I could not help wondering whether Betsy wrote anything else in her diary while she was reading Bulwer. One of Schweiger's endnotes led me to a substantial portion of Betsy's journal published by the Missouri Historical Review in 1966. Later in the entry from which Schweiger cites, Betsy expresses additional feelings, in a different register:
I have ever desired to see Towns and Rivers and people -- but if I think of going if I had the chance it makes me shudder at the Thought of leaving a home so dear to me. I feel like I wanted to love and something to love me -- but stop I have went too far. There is danger in the thought. (Edward D. Jervey and James E. Moss, eds. "From Virginia to Missouri in 1846: The Journal of Elizabeth Ann Cooley," Missouri Historical Review 60.2 [January 1966] 162)
Many antebellum writers and commentators (Harriet Beecher Stowe among them) proclaimed Bulwer dangerous, especially for the young. Schweiger herself notes later that some "loathed" Bulwer-Lytton for lacking "artistic merit," others for writing fiction that "would destroy the morals of the nation" (162).
Was Betsy aware of Bulwer's controversial reputation? Schweiger does not consider this question, but she raises a related one: "How did readers like Betsy Cooley decide which novels to read?" (164). Wondering how Betsy made her choices, I paused over Schweiger's comment that "the magazines and newspapers the Cooleys read" contained advertisements from publishing firms (165). Recalling that the Cooleys not only subscribed to Godey's Lady's Book, but "carefully stitch[ed...] the issues together for safekeeping" (152), I followed a lead that Schweiger provides, but does not pursue. Browsing online, still pondering the "how" of Betsy's choices, I found several advertisements for Bulwer's work in Godey's during 1841 and 1842. I also saw that Bulwer's name figured prominently in a romantic story called "Little Things No Trifles" (July 1841). The hero of the story marries a woman of principle whose adamant refusal to read Bulwer is one of her cardinal virtues.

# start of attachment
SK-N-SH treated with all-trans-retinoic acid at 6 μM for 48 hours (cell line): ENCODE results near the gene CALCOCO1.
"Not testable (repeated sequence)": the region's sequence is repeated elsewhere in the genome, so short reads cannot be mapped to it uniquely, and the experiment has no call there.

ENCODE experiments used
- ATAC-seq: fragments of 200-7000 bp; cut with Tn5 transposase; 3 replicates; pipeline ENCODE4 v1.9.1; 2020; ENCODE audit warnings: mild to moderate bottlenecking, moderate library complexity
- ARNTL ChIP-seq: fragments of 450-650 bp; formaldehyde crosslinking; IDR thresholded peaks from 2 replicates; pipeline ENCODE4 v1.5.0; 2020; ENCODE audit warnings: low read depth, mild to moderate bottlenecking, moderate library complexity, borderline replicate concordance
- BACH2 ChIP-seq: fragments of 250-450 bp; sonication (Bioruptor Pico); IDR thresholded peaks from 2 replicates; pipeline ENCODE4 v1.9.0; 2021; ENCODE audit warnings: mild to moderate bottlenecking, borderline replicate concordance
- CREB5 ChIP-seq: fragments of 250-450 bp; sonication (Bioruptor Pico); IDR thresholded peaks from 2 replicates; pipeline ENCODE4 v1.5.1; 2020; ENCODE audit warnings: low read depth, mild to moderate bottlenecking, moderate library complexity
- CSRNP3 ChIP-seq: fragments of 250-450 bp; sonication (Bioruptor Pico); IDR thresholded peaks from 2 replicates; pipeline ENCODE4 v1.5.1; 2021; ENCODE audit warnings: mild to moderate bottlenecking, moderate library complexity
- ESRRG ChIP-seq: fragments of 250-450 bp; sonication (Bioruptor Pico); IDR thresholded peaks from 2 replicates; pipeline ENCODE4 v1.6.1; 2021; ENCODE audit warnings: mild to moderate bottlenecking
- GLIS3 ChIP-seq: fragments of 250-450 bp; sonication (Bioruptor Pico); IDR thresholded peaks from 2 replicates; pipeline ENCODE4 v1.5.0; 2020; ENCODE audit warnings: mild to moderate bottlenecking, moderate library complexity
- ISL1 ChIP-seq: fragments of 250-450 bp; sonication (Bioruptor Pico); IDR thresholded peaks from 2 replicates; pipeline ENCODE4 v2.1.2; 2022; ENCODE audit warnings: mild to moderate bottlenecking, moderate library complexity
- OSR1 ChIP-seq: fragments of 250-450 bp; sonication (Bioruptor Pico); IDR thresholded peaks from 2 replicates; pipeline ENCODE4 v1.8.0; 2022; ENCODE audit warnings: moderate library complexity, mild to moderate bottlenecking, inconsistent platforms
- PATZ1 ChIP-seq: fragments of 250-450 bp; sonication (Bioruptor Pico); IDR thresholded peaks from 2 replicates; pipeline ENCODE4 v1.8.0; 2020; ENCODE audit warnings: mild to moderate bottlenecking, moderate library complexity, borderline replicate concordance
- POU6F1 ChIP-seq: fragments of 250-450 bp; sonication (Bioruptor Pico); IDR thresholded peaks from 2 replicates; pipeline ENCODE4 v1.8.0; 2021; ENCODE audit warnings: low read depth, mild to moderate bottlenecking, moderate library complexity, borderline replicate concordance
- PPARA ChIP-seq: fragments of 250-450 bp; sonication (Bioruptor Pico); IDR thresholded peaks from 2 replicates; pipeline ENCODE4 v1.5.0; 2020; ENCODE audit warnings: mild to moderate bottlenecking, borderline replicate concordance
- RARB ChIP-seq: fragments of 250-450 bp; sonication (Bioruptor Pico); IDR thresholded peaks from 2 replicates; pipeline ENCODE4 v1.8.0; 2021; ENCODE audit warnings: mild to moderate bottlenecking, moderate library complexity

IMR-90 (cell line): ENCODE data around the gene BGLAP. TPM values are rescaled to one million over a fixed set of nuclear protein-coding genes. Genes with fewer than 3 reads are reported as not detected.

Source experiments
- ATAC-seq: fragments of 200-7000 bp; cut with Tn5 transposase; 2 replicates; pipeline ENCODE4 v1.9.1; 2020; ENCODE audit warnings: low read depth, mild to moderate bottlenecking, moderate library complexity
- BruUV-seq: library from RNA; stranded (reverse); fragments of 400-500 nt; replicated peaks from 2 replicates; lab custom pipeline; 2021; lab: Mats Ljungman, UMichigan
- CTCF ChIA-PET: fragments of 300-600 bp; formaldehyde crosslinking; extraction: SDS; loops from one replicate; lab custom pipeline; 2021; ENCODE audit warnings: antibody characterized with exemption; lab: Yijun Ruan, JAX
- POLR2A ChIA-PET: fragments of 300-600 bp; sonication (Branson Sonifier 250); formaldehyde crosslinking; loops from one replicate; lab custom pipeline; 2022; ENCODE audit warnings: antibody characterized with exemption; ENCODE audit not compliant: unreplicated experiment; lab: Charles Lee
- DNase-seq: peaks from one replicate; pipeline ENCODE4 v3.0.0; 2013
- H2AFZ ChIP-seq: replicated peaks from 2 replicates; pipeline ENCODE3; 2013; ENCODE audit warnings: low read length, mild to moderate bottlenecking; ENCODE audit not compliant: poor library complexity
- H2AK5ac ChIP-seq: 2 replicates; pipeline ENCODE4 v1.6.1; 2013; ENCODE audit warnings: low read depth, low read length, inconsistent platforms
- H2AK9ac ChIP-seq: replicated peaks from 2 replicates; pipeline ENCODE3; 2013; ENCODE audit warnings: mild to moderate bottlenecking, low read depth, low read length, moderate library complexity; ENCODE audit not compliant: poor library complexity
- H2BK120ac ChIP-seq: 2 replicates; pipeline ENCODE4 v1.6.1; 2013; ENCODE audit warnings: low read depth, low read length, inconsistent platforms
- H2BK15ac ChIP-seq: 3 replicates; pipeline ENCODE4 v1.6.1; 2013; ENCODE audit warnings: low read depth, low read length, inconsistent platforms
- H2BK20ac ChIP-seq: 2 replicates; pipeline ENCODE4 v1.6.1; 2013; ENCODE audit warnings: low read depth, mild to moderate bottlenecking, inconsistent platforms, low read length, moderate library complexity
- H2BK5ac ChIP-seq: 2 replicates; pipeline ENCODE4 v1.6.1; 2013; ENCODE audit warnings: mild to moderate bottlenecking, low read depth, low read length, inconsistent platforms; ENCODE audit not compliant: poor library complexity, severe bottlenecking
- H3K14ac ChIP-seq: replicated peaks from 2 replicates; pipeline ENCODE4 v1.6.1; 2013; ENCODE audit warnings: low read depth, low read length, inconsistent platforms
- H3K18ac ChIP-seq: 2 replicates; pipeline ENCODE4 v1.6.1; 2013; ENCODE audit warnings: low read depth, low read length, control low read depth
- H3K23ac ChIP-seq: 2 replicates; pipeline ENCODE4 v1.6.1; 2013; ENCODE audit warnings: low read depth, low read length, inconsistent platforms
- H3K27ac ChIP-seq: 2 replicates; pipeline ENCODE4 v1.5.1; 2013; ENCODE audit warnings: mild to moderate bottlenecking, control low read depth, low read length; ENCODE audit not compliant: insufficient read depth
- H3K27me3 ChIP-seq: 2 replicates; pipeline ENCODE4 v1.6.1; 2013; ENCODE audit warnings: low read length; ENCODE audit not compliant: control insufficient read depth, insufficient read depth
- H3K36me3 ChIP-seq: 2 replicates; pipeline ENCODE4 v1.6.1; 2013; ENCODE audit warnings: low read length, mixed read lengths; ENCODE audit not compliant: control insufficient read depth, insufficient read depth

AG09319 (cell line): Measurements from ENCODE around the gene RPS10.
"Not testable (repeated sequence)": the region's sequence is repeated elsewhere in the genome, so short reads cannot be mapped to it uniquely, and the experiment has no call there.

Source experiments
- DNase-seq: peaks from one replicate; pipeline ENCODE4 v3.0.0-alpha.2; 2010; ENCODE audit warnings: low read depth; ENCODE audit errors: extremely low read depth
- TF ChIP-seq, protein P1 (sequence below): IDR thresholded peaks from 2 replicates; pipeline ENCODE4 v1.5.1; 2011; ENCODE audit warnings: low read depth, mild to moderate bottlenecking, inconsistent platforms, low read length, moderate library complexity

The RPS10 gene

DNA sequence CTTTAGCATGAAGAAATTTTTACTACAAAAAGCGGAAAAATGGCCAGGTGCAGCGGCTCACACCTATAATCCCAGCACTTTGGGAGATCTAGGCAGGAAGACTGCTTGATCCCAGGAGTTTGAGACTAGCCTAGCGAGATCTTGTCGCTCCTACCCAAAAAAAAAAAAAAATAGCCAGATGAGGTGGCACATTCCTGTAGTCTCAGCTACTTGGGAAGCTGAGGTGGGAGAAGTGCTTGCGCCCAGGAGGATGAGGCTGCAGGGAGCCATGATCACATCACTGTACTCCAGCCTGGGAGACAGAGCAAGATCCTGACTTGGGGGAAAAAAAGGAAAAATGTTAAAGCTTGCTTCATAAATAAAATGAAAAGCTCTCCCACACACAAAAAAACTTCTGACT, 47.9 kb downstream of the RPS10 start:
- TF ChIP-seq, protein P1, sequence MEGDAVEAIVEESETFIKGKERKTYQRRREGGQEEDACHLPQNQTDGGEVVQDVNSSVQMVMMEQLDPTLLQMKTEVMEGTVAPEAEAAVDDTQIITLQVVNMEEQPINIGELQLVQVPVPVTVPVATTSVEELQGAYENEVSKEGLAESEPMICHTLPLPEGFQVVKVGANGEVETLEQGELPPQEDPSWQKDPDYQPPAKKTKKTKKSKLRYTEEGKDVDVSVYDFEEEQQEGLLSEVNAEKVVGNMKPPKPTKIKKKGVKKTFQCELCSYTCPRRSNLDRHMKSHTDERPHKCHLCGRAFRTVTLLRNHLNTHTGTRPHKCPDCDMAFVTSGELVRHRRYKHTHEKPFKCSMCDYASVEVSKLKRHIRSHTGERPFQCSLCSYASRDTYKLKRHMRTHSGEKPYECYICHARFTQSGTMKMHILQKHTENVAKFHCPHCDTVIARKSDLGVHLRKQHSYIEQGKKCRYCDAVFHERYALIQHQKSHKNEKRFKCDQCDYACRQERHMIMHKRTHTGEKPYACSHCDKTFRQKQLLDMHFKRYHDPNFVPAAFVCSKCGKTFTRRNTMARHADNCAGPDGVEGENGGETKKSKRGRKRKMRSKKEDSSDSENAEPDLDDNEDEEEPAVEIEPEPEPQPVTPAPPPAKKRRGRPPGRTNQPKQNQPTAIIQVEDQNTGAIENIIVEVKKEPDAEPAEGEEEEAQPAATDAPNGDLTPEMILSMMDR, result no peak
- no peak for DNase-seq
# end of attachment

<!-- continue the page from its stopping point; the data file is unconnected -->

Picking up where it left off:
"Little Things No Trifles" appeared in one of Betsy's favorite magazines, just before she began reading the writer who made her aware of "Poetical sentiments" and prompted ideas of love -- hedged with danger. Whether Betsy came across Bulwer by chance, or was impelled to order the twenty-five cent volumes advertised in Godey's despite (or because of) what she took from "Little Things," she ultimately chose love over grammar. Shortly before marrying she wrote: "Weary and bitter it is to try to study Grammar and my mind so agitated as it is now. I study Grammar all day and marrying all night until my nerves become feeble and trembling. Good Lord do brighten my ideas and temper to that study. Oh could I learn it with more ease without my head aching and temple throbbing and perplexed to despair" (qtd. Jervey and Moss, 165; partially cited by Schweiger, 93). Betsy left home with her husband, feeling exactly as she had predicted after reading Pilgrims of the Rhine: "Oh!" she wrote on April 8, 1846, "How hard it was to part, next to death, but yet we tore away" (Journal, ed. Jervey and Moss 174). Five days later, on April 13, 1846, she wrote: "I love to travel. I am so well fixed . . I love so well, all I hate is wagon is too heavy for our horses" (Journal 175; ellipsis in text).